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The last few vessels we've tried to buy were all singles, for reasons as stated in the laborious singles vs twins threads seen on TF during the past few years.

With two primary caveats of course, a spare sizeable drive system and not planning on going faster than 10 to 12 knots.

I do like your idea though of towing a vessel assist boat behind us. Should it have one or two outboards?
Doesn't matter as long as it has the right anchor.


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Old 10-11-2015, 01:14 PM   #88
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Originally Posted by Bay Pelican View Post
80 posts and no discussion (or at least I haven't noticed it) of the tendency of single engine long distance trawlers in out of the way places to have an auxiliary engine (wing/kicker/get-home) mounted off center. These are usually Yanmar 27 hp on the Krogen 42s and Nordhavn 46s, and larger (Yanmar 40??) on the 48s and 50s.

In many ways this arrangement has the benefit of both twins and singles and is significantly less expensive than twins.
Our boat has a version of this - a 9.9hp kicker which is not only great for fishing, but also a lifesaver when the main has a problem. Our little C-Dory had one too.

Never had a bad-fuel-related incident, but have had plenty of temporary overheats due to kelp wrapped around the sterndrive and blocking water intakes, belt failures, damaged props, and one sterndrive failure. In many of those cases we would soon have been on the rocks without the kicker. It's taken us to safety from as remote locations as the west coast of Vancouver Island near Kyuquot, west coast of Chichagof Island, and partway up into Glacier Bay - I'm very fond of it.
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Old 10-11-2015, 01:46 PM   #89
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Well here is one person with twins that wishes he had a single. So I do not fit the category of "I like what I bought". Now don't get me wrong, I like my boat and I like my engines. I just don't think you will find a planning motor yacht with a single engine. So to put it briefly, I need the speed so I need the other engine.

For those that get a twin for maneuverability, that should be a bonus...not the main reason for buying one. A bow thruster is WAY cheaper and simpler than another engine. And after having significant experience with both configurations, I can maneuver a single with a bow thruster much better than a twin....and I'm pretty good with the twin. A single/bow thruster is just simpler....all the way around.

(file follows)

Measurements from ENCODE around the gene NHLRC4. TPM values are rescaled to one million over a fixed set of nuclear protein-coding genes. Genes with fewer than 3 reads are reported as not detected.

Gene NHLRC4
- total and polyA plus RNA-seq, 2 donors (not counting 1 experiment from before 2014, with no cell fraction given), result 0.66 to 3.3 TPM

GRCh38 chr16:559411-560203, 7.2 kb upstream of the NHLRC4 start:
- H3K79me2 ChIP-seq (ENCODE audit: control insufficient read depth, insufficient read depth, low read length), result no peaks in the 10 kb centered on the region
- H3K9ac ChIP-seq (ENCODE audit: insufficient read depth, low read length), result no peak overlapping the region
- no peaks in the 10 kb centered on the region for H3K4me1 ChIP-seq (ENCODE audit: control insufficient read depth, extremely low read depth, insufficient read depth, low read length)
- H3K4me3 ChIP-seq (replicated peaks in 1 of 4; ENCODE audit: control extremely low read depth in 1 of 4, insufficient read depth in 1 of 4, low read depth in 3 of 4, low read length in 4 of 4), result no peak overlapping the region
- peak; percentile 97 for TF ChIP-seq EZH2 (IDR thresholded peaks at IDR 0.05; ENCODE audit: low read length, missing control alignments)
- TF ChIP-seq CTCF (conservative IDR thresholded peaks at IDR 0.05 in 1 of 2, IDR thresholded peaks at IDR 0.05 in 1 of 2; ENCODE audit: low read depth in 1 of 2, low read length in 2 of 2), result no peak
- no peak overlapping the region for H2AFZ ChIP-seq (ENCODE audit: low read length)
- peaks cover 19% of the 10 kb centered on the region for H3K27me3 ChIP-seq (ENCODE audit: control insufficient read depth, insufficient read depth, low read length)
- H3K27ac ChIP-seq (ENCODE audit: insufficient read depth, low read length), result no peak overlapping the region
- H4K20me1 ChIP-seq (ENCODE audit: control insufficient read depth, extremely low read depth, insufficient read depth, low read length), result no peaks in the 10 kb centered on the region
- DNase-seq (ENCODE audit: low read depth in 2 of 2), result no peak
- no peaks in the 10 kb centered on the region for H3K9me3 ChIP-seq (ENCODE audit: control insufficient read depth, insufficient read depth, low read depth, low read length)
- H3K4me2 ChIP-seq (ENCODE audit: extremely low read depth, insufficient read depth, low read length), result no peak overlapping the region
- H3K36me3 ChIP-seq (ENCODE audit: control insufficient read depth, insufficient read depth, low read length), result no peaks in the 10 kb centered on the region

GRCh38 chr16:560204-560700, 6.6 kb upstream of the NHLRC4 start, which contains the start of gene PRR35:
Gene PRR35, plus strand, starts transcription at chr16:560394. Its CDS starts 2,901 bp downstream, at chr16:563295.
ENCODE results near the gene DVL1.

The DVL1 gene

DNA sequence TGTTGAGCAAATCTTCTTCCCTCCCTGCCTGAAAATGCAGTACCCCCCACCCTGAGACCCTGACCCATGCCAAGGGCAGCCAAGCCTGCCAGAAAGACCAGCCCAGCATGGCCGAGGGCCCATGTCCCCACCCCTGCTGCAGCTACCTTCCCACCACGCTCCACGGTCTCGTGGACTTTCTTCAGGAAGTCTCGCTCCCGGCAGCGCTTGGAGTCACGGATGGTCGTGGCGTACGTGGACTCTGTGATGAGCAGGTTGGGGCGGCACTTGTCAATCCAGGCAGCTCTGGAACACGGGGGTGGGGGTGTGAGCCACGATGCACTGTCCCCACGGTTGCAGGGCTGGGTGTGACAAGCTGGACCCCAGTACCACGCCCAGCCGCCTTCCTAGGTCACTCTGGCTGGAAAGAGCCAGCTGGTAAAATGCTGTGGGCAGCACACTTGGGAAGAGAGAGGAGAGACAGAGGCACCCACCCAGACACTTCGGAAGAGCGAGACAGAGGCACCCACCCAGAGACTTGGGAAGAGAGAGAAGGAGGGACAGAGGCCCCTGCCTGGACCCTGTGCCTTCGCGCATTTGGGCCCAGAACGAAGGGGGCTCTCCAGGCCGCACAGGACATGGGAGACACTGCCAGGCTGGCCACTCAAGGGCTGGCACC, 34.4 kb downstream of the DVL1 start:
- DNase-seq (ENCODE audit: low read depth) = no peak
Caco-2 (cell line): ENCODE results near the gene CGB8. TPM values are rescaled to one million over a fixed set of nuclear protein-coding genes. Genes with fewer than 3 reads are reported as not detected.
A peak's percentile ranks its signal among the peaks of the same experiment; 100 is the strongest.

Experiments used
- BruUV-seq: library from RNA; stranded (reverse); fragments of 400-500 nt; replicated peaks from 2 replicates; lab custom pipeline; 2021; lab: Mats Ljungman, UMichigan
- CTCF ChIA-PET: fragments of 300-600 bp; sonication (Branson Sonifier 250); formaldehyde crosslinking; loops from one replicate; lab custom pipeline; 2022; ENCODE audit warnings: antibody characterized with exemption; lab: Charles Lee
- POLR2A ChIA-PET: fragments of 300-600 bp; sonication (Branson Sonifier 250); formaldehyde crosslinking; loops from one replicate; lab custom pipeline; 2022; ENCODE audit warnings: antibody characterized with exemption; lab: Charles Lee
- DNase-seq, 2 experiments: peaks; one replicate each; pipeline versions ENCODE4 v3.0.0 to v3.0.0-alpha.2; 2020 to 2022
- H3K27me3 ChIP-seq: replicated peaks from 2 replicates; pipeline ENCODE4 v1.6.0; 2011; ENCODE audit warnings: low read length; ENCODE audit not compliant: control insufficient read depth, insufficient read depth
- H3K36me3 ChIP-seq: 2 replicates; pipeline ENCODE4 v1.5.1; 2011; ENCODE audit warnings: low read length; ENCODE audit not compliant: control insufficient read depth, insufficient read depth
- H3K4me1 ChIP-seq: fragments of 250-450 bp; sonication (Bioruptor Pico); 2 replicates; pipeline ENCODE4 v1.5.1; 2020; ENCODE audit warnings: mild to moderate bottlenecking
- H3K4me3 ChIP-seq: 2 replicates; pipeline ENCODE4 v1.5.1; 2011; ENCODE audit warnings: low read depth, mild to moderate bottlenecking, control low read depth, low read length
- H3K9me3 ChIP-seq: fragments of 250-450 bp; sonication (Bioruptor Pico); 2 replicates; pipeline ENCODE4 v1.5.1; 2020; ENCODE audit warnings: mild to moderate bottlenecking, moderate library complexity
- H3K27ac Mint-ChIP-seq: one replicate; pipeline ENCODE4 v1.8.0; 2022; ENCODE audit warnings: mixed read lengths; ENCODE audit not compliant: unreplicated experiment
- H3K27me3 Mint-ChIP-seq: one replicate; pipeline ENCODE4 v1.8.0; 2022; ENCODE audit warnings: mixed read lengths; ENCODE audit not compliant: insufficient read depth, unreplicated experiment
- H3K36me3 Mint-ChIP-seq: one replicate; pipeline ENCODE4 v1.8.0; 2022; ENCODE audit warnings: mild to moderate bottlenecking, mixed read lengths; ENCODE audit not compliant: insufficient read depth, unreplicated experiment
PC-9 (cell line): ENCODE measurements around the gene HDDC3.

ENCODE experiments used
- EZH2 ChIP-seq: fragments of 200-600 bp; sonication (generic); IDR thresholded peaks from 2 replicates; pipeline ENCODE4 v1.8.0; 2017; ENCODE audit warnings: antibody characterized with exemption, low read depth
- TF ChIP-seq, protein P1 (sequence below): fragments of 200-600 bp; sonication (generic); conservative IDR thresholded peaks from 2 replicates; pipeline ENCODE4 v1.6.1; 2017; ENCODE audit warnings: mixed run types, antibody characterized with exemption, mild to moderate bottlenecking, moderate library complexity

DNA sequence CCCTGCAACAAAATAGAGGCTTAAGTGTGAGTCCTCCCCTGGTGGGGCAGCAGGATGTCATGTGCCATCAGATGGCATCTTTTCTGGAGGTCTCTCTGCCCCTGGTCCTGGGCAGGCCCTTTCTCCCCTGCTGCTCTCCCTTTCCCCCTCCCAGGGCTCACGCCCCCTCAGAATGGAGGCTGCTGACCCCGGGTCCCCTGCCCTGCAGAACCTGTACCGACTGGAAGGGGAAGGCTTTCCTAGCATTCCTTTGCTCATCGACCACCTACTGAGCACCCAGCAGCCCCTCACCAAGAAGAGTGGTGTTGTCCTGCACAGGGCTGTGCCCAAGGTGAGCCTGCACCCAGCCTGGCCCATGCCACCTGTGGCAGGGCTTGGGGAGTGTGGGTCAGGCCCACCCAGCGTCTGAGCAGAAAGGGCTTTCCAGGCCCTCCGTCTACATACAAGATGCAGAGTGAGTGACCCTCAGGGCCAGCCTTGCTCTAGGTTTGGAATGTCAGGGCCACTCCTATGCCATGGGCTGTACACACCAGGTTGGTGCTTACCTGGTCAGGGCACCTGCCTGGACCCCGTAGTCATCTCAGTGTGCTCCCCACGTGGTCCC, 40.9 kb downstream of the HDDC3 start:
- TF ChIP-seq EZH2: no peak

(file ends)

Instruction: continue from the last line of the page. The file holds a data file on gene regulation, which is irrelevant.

Another thing that was very briefly mentioned is engine room space....as it relates to maintenance. While I do not defer maintenance due to the cramped space in my engine space(I have a difficult time calling it an engine "room"), I do farm out a lot of work due to that space issue. I used to do pretty much all of my maintenance on my single engine boats. Now if it is a pain in the ass to get to...I call someone. Can I do it myself, most likely. Especially if I "had" to...in a pinch. But I am willing to bet there are people out there that defer maintenance just because it is difficult to get to. Something as simple as changing impellers on my boat is a multi hour job...especially on the port engine. Most boats I've had changing an impeller was a 15 minute job. I fantasize about boats like DeFevers where I can pull up a stool and sit next to my engine(s) and do whatever needs to be done. Changing an impeller on my port engine requires that I lay across the top of the motor(and using my hands as my eyes since you have to feel around down there...not enough room to get your head down there)...let's hope it's not hot!!! I also fantasize about the Tiara express cruisers where the entire deck lifts up and your engines are just sitting there...winking at you!! So for me it is space and simplicity!!!

I don't think the comparison to airplanes is all that valid. Airplanes are more complex and there is a lot more things going on(like gravity and impact with the earth) that aren't really a consideration in a boat.

Just FYI:
FAR part 23 requires that single engine airplanes stall at 61 knots or below. Coincidently, at the time those regs were made the speed limit of cars was 70mph(61 knots). The thought being that the landing speed in a forced landing situation should be close to crashing a car at the speed limit of 70mph.